Lords’ Committee issues urgent call for a UK infrastructure bank to replace the EIB

The government should urgently consider establishing a UK infrastructure bank ahead of leaving the European Union, according to a new report from a sub-group of the House of Lords EU Committee.

In the report, Brexit: the European Investment Bank (EIB), published on Thursday, the EU Financial Affairs Sub-Committee pointed out that since joining the EU in 1973, the UK's infrastructure has been the beneficiary of more than €118 billion of lending from the EIB and will lose access to the EIB after Brexit. It urged the government to consult on establishing a UK infrastructure bank, under the banner of its infrastructure finance review and, depending on the outcome of this review, for the bank to be part of the government’s National Infrastructure Strategy.

Baroness Falkner of Margravine, chair of the EU Financial Affairs Sub-Committee, said: "For the last 45 years the UK has relied on the EIB to invest in all manner of vital infrastructure projects such as Crossrail, London’s super sewer, the expansion of Manchester’s tram network and Scotland’s Beatrice offshore windfarm. The UK’s infrastructure, and the industries that depend on infrastructure spending, will be hurt if the government does not quickly find a way of plugging the funding gap that will be created if access to the EIB is lost after Brexit.

"We're calling on the government to give serious and swift consideration to the creation of a UK infrastructure bank. It also needs to come clean about why it has not claimed any share of the EIB's profits, which for the UK could amount to €7.6 billion.”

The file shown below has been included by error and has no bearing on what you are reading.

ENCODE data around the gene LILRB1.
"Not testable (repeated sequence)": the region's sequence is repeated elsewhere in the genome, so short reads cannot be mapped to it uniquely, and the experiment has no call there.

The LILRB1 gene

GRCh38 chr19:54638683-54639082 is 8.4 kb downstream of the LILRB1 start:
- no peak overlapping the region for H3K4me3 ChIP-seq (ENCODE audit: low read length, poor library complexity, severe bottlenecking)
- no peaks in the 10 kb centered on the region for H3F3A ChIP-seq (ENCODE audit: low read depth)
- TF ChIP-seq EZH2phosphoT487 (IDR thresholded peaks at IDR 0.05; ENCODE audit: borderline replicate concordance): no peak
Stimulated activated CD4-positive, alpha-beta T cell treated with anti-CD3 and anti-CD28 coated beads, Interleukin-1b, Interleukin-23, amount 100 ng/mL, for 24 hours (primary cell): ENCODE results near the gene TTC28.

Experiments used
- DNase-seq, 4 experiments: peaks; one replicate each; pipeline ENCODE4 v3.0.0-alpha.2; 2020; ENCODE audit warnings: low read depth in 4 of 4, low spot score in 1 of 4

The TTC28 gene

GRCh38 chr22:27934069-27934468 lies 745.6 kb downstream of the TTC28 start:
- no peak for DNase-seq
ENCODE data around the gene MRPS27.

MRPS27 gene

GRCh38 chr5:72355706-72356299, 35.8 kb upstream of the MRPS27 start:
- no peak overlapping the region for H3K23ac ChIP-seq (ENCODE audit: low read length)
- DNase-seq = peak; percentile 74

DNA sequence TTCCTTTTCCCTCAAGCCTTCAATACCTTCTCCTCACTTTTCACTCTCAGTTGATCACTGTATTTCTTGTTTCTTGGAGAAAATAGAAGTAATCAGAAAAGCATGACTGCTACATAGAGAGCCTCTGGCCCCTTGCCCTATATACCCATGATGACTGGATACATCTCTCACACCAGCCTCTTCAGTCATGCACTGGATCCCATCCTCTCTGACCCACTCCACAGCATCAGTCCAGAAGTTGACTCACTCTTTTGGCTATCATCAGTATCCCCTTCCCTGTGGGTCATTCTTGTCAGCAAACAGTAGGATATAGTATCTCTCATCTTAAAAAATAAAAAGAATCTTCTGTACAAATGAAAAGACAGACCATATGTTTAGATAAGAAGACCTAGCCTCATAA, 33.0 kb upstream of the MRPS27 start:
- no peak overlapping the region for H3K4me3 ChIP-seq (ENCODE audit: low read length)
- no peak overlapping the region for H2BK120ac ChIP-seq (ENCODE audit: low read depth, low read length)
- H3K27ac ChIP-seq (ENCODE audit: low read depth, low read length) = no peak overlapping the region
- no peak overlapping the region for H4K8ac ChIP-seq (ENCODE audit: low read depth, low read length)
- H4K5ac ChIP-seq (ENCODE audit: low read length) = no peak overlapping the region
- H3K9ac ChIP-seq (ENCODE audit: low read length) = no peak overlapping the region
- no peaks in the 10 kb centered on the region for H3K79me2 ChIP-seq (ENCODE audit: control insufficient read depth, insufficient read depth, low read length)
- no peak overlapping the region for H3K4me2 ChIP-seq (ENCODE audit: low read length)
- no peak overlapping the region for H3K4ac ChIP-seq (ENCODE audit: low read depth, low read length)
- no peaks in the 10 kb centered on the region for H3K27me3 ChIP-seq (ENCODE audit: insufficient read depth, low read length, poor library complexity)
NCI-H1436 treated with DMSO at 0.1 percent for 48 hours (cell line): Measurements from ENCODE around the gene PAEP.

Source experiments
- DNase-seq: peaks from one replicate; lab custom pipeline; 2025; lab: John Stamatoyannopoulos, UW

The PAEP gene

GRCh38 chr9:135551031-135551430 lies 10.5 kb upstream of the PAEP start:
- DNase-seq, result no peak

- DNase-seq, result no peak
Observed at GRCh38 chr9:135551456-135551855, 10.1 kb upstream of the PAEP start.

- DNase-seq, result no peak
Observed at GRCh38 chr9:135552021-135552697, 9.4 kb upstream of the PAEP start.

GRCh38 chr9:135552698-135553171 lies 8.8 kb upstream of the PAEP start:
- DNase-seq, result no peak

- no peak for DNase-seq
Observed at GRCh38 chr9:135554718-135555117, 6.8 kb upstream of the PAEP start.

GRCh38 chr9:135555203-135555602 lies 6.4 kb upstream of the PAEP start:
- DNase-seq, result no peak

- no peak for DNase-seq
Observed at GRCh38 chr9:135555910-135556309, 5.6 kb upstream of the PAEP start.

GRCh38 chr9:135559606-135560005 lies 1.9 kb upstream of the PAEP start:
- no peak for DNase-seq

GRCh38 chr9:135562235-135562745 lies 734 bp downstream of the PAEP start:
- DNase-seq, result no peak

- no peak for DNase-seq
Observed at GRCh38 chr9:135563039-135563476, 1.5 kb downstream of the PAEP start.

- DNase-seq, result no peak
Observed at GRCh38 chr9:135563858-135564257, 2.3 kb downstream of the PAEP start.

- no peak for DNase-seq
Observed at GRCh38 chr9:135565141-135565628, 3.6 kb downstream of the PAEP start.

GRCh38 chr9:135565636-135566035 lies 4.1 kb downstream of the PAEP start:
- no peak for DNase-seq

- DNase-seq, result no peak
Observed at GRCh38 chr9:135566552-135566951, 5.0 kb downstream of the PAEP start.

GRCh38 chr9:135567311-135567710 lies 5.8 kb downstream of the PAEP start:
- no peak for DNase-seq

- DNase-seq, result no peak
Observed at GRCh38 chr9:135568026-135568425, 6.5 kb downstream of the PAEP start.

The Committee elaborated: “The government failed to provide a satisfactory explanation of its negotiation position on the return of the UK’s capital. As a profitable business, there seems to be a plausible case that the UK should receive some share of that profit. A 16.1% share of the EIB's retained earnings would be €7.6bn, almost 20%of the UK’s financial settlement of £35–39bn.”

The report also pointed out there has already been a marked decline in funding from the EIB since the Brexit referendum and triggering of Article 50. “The decline in EIB (87%) and EIF (91%) funding since the referendum and the triggering of Article 50 is striking,” said the Committee. “Despite this, and the fact that the UK will lose access to the EIB after Brexit, the government has said little about any future relationship with the EIB or possible domestic alternatives.”